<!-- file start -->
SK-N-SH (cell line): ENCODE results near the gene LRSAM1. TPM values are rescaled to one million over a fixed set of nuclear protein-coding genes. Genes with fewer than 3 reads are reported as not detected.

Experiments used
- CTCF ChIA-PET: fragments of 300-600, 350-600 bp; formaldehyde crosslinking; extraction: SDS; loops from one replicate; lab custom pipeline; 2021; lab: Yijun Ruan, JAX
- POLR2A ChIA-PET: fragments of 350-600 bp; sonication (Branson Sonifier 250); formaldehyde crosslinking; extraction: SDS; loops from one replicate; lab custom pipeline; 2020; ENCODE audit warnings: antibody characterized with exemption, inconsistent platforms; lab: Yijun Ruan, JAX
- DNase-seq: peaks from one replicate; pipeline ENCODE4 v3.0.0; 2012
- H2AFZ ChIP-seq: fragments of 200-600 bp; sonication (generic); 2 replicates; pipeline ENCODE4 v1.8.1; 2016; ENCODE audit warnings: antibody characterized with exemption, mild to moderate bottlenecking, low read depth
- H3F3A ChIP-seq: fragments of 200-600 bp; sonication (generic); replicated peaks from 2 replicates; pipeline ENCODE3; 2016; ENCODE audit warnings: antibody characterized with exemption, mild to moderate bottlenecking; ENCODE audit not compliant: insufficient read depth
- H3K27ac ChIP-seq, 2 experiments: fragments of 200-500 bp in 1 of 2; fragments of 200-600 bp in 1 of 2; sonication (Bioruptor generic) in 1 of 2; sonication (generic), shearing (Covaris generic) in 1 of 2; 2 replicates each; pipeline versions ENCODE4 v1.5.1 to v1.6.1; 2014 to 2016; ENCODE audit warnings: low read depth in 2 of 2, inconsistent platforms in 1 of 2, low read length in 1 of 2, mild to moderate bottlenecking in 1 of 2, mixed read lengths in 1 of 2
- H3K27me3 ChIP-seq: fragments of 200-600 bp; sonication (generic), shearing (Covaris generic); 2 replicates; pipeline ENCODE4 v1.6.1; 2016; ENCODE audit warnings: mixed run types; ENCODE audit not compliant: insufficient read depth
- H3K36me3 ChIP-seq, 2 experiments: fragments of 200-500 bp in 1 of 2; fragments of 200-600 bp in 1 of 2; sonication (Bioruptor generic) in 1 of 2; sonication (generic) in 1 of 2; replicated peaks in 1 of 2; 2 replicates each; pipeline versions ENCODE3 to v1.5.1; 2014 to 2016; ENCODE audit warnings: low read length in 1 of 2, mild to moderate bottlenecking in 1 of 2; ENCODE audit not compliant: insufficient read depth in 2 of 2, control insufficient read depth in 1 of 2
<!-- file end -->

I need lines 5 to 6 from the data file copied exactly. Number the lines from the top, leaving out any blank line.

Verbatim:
- DNase-seq: peaks from one replicate; pipeline ENCODE4 v3.0.0; 2012
- H2AFZ ChIP-seq: fragments of 200-600 bp; sonication (generic); 2 replicates; pipeline ENCODE4 v1.8.1; 2016; ENCODE audit warnings: antibody characterized with exemption, mild to moderate bottlenecking, low read depth